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Finding a kid-friendly rental and smoothly moving in

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Written by Vera C. Last updated on .

I'm pleased to introduce this guest article written by Kristin Louis, blogger at

Family at a dining table in a room with modern decor

Finding a kid-friendly space could be a challenge. Kids have highly specific needs, such as space to play and the presence of special amenities nearby. Also, the fact that we’re short on family homes by 5 million, according to CNBC, further complicates the picture – there are a lot more families looking for rentals than before.

In this mini-guide, we offer some helpful tips and suggestions to make your search for a perfect kid-friendly rental easier:

Cast your search net

The tried-and-tested ways to find housing still work – look at listings online and get in touch with real estate agents in family-friendly locations. If you’re clear about the specifics you need – like the number of rooms or type of housing – you’ll have an easier time with the search. Sometimes informal networking offers better results than going through formal channels.

Be prepared for apartment-hunting challenges

Bear in mind that if you have a young child, finding an apartment may be a challenge – landlords may discriminate against you, says RealEstate. You may have an easier time renting a traditional home in a suburb. Look for ethical real estate agents and, again, network.

Prioritize their safety

Your child’s safety should guide your search. Some safety factors to consider are child-proofed interiors, neighborhood safety, traffic, lead paint levels (deleaded is best), the air quality, and the presence of medical centers nearby.

Research the quality of education nearby

You want to provide your kids with the best education possible. Research the school district nearby – what kind of schools are there, and what level of education do they provide? Are other parents happy with the quality of education on offer? Take a look at the GreatSchools ratings, which offer a reliable snapshot of the overall school quality at the target location.

Explore the entertainment options

Entertainment is necessary to stop your children from going stir crazy. See if there are places where they can have fun, relax, and unwind nearby. Some examples are parks, playgrounds, malls, and sports complexes.

Consider other amenities

Amenities will determine how convenient and comfortable your kids’ (and your) lifestyle will be. Some amenities you may want to have are daycare, playrooms, elevators, pools, cafes, exercise rooms, shopping options, transportation, and healthcare.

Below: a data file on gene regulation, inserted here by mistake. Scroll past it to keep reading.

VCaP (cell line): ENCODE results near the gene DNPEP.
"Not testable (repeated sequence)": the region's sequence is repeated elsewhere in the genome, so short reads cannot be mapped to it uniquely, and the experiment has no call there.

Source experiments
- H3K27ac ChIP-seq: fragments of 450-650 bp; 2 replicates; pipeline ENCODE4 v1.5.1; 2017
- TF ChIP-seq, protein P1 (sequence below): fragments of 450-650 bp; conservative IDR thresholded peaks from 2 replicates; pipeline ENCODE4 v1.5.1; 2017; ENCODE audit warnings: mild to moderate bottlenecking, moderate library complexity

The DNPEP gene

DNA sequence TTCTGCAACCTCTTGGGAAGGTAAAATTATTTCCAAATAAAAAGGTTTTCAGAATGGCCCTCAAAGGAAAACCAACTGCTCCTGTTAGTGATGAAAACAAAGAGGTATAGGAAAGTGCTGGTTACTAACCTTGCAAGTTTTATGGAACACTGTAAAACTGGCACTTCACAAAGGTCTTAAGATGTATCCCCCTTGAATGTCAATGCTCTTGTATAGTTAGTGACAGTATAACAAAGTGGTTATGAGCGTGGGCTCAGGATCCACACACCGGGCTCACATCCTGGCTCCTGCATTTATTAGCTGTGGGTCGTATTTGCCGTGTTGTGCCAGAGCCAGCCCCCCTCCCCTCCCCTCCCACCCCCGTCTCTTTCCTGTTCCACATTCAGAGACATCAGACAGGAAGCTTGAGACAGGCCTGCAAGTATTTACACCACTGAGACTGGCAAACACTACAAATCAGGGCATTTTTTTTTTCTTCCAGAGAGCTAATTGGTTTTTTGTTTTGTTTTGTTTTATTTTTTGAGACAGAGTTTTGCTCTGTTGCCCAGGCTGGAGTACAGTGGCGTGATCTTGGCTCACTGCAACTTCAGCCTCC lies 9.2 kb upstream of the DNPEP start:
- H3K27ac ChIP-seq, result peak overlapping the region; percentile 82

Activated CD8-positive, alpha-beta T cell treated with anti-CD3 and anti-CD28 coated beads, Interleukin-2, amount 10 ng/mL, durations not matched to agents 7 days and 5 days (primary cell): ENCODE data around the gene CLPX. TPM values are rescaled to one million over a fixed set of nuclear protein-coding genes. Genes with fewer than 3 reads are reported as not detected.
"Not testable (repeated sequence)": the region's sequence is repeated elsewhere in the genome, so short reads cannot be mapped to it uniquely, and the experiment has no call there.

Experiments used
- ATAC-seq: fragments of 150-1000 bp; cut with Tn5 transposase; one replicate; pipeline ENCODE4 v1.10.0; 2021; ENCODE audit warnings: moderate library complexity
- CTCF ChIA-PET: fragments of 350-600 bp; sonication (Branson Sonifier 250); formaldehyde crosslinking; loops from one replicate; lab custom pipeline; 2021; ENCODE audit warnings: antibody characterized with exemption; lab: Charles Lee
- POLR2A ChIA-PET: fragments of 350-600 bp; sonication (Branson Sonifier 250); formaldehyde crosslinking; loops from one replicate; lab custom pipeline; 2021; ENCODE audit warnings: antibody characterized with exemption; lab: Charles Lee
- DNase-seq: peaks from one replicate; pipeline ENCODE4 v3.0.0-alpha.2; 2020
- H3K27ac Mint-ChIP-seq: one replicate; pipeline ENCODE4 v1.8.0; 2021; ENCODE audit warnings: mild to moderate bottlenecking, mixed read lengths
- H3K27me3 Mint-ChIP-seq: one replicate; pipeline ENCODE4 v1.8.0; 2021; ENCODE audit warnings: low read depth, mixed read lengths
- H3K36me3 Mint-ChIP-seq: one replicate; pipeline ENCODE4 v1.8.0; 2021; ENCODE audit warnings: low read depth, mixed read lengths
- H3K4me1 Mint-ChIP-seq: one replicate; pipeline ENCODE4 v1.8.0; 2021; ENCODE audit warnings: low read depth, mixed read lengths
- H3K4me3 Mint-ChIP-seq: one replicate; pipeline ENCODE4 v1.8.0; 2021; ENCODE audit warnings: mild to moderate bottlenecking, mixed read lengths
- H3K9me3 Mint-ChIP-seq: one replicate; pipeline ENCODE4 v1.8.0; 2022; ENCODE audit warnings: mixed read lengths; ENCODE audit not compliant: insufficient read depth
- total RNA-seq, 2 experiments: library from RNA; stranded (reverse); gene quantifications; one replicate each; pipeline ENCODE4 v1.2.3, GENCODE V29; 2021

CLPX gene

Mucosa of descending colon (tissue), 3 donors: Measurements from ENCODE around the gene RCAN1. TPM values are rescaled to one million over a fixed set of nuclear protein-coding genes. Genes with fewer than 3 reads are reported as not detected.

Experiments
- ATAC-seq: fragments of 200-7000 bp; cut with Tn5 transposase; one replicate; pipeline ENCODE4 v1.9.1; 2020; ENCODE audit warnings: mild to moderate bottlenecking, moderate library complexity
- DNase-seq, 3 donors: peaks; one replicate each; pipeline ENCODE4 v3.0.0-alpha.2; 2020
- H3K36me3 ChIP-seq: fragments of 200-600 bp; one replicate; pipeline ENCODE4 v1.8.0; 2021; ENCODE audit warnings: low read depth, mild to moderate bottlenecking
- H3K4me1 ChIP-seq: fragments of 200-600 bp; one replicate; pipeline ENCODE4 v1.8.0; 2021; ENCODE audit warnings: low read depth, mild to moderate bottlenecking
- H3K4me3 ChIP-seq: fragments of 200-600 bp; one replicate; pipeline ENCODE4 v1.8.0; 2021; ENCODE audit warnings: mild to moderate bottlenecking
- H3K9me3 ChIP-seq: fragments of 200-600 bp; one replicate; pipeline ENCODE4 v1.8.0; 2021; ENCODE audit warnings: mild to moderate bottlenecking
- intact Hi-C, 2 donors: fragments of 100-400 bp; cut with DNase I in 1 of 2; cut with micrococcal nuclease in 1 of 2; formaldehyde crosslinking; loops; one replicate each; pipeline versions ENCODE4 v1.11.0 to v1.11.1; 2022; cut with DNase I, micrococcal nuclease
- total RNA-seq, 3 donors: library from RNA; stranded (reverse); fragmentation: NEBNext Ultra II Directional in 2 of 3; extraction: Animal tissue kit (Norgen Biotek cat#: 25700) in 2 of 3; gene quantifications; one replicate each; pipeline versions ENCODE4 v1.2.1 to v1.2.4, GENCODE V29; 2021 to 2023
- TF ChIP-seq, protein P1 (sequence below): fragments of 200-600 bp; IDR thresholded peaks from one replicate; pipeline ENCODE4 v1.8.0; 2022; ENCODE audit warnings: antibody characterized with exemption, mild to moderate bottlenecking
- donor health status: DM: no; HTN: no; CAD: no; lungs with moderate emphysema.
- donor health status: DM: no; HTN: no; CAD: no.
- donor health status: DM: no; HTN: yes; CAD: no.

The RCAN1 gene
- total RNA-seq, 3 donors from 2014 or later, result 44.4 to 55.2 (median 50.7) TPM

Talk to the neighbors

Community is important and will have a massive influence on your child. Are your prospective new neighbors the kind of people who don’t mind children? You don’t want to live next to someone who dislikes kids or, worse, has a spotty reputation.

Double-check the house

When you do find a suitable house, examine the place carefully. See if there’s ample space for your family to move around and live comfortably. Take a look at the floor plan and consider storage options, the number of bedrooms, bathrooms, accessibility, and walkways. Apartmentguide explains the priorities nicely.

Have an open conversation with your child

Moving can be emotionally disturbing for children, especially when they’re very young. You must talk to them about it as early as you can. A positive attitude and your presence can head off problems early. Offer reassurances and answer any questions they may have. Show them pictures of the house and, if possible, visit the new place together.

Take their preferences into account

Make sure to account for your child’s preferences, if at all possible. You don’t want to move into an apartment or neighborhood your child detests – that won’t be good for either them or you. Fortunately, kids are adaptable and less picky than adults, so it shouldn’t be too hard to cater to them.

It will take time for your child to get used to their new home. Some homesickness is to be expected in the beginning, especially if they’ve had to leave friends behind. You can minimize it by offering them the same routine and care they are used to, and just by being there for them. Make it an exciting event – something to look forward to – and you will manage to ease them into the whole thing.

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